No preview: Google also displays search results for books that have not been digitized. As these books have not been scanned, their text is not searchable and only the metadata information such as the title, author, publisher, number of pages, ISBN, subject and copyright information, and in some cases, a table of contents and book summary is available. In effect, this is similar to an online library card catalog.
In response to criticism from groups such as the American Association of Publishers and the Authors Guild, Google announced an opt-out policy in August 2005, through which copyright owners could provide a list of titles that it did not want scanned, and Google would respect the request. Google also stated that it would not scan any in-copyright books between August and 1 November 2005, to provide the owners with the opportunity to decide which books to exclude from the Project. Thus, Google provides a copyright owner with three choices with respect to any work:
- It can participate in the Partner Program to make a book available for preview or full view, in which case it would share revenue derived from the display of pages from the work in response to user queries.
- It can let Google scan the book under the Library Project and display snippets in response to user queries.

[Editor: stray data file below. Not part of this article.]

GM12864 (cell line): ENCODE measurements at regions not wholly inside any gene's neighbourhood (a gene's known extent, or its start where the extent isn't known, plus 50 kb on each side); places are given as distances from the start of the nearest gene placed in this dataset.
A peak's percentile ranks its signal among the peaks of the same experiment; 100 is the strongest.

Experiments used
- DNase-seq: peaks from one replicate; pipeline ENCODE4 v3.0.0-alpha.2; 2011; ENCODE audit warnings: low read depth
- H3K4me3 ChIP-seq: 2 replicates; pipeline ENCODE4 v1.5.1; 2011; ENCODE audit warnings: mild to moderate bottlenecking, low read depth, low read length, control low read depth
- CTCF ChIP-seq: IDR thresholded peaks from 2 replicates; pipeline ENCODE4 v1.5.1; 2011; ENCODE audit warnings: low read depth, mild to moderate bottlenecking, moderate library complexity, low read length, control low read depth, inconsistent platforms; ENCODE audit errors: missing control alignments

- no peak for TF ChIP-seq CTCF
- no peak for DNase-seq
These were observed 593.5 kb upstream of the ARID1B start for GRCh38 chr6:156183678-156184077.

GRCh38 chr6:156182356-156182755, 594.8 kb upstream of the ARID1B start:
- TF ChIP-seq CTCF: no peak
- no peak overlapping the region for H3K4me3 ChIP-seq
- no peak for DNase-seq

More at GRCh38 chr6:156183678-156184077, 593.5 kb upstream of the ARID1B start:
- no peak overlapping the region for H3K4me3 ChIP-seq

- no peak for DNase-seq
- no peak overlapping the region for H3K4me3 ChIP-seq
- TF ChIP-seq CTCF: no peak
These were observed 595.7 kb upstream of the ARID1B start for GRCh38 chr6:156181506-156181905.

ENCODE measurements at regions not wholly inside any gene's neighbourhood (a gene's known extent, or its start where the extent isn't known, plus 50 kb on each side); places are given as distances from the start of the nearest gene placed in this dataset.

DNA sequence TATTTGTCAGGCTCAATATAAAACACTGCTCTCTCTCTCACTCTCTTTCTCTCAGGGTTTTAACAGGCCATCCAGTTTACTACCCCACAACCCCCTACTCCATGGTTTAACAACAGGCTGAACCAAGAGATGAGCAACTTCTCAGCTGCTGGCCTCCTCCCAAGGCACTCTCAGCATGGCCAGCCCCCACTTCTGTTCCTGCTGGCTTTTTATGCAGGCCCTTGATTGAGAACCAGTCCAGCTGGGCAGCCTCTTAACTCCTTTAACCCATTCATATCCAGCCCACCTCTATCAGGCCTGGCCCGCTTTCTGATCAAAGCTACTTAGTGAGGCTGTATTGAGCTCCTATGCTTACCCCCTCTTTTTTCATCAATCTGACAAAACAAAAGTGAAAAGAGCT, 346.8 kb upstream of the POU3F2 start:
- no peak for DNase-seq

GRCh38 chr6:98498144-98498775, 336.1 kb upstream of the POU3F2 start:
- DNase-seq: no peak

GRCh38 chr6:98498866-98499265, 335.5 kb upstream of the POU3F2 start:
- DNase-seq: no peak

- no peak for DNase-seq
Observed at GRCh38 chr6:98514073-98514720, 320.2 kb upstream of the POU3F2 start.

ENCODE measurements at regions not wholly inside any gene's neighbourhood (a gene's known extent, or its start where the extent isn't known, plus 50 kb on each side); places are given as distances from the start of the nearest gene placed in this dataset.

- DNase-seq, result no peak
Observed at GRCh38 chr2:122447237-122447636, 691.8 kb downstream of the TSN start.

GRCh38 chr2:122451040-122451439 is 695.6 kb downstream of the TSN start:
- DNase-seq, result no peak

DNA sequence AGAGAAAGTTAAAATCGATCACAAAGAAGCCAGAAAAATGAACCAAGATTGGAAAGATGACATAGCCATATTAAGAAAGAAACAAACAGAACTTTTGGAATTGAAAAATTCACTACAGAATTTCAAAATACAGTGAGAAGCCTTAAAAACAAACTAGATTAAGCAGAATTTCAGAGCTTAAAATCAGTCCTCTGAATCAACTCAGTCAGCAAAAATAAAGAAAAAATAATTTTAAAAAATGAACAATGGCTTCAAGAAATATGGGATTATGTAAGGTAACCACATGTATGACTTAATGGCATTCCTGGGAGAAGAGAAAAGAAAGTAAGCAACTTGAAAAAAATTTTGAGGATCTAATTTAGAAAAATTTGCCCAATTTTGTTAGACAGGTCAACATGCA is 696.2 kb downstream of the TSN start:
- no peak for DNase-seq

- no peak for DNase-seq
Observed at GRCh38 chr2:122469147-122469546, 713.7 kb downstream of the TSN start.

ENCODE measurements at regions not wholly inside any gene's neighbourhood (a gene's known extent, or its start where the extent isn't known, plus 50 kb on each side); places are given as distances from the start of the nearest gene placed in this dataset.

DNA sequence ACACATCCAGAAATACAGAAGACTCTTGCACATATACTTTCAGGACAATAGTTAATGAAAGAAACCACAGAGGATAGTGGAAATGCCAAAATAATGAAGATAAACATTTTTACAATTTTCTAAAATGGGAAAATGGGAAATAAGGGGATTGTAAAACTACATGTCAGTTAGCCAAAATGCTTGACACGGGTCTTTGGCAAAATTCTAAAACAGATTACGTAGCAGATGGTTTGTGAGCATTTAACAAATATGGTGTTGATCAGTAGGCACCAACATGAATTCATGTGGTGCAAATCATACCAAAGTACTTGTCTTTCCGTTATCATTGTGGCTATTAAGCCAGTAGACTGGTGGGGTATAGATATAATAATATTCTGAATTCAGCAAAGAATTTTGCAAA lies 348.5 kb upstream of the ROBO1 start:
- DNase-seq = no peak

- It can opt out of the Library Project, in which case Google will not scan the book. If the book has already been scanned, Google will reset its access level as 'No preview'.
Each book on Google Books has an associated "About this book" page which displays analytical information regarding the book such as a word map of the most used words and phrases, a selection of pages, list of related books, list of scholarly articles and other books that cite the book, and tables of content. This information is collated through automated methods, and sometimes data from third-party sources is used. This information provides an insight into the book, particularly useful when only a snippet view is available. The list of related books can often contain irrelevant entries. In some cases, a book summary and information about the author is also displayed. The page also displays bibliographic information, which can be exported as citations in BibTeX, EndNote and RefMan formats. Registered users logged in with their Google accounts can post reviews for books on this page. Google Books also displays reviews from Goodreads alongside these reviews.